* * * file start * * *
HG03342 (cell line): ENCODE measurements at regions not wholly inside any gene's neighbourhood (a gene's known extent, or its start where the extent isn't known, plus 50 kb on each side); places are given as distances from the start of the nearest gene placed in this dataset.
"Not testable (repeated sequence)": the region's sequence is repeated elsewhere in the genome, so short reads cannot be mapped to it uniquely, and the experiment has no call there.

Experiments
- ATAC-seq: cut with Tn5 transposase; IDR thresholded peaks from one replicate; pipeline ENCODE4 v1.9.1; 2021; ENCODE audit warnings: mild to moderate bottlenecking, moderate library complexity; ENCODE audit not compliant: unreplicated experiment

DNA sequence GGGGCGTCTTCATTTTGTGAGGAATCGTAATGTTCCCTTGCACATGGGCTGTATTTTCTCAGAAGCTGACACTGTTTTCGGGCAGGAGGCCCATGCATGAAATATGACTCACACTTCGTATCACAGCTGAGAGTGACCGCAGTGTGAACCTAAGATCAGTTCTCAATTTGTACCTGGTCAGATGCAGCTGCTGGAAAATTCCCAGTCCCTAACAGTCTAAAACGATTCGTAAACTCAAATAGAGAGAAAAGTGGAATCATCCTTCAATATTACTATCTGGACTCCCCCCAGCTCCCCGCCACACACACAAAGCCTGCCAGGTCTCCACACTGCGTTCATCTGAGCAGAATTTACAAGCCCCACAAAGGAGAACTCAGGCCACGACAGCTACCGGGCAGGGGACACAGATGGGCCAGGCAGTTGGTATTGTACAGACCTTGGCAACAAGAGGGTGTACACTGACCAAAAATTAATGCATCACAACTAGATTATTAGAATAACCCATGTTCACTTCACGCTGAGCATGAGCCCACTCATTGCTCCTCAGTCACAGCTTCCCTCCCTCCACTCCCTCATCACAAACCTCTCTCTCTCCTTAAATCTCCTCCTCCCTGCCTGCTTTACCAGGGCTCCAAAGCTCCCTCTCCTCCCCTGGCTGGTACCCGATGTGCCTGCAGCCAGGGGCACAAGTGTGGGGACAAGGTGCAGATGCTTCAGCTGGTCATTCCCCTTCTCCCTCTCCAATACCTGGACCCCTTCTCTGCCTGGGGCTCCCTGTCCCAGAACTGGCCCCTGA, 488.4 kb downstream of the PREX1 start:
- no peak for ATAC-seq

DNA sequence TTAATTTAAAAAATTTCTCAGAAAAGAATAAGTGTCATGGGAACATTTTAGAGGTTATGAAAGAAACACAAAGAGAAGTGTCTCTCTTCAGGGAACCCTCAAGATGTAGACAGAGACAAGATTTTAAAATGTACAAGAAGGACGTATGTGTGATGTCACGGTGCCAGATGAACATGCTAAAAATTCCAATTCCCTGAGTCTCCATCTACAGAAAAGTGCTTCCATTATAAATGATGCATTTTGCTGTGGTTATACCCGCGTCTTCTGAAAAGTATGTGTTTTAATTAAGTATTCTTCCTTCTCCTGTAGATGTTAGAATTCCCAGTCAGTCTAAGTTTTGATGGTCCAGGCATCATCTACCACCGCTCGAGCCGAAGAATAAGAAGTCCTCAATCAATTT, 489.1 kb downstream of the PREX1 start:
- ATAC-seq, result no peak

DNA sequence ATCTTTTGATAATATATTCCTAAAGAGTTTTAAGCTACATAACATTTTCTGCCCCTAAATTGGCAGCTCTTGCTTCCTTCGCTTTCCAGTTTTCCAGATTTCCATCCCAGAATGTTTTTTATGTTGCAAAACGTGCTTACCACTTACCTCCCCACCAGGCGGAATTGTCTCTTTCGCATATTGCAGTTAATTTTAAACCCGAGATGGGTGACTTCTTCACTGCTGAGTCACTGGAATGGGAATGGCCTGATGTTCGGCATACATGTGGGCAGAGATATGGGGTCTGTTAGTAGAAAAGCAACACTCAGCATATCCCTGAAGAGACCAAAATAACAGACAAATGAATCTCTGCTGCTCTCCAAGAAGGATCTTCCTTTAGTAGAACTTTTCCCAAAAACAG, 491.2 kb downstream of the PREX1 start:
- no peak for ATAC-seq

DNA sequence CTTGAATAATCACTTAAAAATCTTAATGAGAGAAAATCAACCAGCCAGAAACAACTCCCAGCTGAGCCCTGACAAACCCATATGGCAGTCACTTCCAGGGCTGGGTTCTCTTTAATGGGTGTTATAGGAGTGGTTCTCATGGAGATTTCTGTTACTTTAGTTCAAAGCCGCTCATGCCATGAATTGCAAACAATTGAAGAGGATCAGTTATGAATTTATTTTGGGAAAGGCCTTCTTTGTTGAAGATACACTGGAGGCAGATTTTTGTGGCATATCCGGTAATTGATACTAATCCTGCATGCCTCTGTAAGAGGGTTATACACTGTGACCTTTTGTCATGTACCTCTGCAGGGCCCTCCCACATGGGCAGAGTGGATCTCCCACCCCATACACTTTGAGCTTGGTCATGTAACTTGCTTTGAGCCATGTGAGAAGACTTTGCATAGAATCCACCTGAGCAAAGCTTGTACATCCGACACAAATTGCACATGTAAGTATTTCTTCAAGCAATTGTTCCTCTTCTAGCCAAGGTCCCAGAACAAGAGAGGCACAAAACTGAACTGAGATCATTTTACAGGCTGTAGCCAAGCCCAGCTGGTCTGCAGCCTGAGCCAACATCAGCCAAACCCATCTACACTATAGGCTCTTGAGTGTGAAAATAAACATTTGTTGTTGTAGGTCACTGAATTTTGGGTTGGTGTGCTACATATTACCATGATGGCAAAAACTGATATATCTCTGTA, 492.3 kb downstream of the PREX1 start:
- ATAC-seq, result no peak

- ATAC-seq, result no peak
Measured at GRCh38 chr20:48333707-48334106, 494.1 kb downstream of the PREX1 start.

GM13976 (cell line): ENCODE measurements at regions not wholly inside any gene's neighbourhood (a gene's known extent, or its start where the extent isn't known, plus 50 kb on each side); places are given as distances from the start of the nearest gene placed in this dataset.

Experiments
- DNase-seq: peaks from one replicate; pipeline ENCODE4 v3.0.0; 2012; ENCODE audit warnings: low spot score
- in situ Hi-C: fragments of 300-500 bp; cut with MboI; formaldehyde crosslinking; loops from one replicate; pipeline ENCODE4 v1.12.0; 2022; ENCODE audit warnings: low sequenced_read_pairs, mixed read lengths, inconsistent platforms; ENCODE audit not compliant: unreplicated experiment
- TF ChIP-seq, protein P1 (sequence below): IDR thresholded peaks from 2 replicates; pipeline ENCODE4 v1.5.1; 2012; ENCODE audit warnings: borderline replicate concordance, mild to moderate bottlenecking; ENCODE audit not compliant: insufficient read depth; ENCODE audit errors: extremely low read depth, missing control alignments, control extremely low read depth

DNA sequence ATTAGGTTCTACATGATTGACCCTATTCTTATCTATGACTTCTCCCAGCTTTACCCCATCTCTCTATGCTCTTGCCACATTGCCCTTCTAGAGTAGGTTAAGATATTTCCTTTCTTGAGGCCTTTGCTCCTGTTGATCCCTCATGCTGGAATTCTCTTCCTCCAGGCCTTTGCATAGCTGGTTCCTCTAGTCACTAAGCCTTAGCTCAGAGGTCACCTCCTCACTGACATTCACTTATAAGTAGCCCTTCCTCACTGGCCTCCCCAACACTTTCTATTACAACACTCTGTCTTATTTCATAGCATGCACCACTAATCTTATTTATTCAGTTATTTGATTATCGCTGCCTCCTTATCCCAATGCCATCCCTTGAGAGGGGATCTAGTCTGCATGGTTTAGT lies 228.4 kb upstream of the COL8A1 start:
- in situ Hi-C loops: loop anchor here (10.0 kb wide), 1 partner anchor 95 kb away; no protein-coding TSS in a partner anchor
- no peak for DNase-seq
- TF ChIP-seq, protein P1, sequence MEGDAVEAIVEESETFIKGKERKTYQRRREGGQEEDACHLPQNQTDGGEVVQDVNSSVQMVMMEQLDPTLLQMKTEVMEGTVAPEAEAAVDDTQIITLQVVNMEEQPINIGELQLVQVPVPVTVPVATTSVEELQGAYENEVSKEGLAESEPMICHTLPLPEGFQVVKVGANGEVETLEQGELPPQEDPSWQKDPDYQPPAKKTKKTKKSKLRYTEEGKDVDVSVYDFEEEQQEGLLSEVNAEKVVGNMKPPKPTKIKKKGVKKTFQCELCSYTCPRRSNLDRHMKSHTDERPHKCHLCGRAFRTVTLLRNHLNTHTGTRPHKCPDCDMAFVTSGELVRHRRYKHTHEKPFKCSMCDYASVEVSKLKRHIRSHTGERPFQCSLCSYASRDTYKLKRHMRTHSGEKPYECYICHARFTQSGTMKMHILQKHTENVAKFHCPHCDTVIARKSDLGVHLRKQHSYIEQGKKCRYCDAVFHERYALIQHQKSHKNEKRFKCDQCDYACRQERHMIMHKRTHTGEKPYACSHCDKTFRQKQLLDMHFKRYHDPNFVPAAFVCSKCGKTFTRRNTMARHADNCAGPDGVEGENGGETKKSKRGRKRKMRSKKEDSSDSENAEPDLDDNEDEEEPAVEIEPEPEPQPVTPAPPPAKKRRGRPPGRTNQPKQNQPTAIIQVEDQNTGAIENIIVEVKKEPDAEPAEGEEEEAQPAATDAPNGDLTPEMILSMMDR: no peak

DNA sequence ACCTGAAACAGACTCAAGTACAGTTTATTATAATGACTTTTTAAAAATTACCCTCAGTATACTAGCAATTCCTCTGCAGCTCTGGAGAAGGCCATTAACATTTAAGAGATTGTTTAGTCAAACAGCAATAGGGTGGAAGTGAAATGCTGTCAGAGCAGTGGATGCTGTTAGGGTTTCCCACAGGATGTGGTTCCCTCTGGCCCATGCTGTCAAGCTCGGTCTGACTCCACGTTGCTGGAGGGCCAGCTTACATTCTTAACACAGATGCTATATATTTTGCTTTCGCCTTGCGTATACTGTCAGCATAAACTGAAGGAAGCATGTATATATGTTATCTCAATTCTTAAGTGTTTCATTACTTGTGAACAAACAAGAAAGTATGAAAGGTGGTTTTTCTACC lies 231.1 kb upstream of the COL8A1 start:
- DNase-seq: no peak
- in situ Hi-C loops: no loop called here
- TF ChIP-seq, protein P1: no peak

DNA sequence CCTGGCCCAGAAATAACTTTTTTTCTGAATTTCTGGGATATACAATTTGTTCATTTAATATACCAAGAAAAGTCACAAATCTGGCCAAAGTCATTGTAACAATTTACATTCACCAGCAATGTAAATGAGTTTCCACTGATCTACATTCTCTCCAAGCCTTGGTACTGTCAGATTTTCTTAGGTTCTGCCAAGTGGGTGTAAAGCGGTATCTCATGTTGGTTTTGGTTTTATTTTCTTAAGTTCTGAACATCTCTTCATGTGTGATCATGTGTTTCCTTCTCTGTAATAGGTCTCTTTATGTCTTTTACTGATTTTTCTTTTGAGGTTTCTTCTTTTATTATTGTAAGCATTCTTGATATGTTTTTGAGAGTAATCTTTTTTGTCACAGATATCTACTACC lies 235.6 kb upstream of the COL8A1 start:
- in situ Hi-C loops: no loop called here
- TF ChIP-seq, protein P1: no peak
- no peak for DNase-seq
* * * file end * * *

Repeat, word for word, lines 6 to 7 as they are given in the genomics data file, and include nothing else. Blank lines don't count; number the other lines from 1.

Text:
- no peak for ATAC-seq

DNA sequence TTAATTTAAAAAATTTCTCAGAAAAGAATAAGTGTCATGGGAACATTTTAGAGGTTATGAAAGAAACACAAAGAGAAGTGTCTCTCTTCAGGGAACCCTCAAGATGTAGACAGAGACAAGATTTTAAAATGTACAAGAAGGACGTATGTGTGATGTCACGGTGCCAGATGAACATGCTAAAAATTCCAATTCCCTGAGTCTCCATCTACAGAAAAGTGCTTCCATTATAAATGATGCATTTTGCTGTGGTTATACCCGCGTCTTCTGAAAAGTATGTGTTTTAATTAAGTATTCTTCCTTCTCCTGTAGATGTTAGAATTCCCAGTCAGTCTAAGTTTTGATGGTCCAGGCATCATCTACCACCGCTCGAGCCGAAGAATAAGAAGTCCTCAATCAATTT, 489.1 kb downstream of the PREX1 start: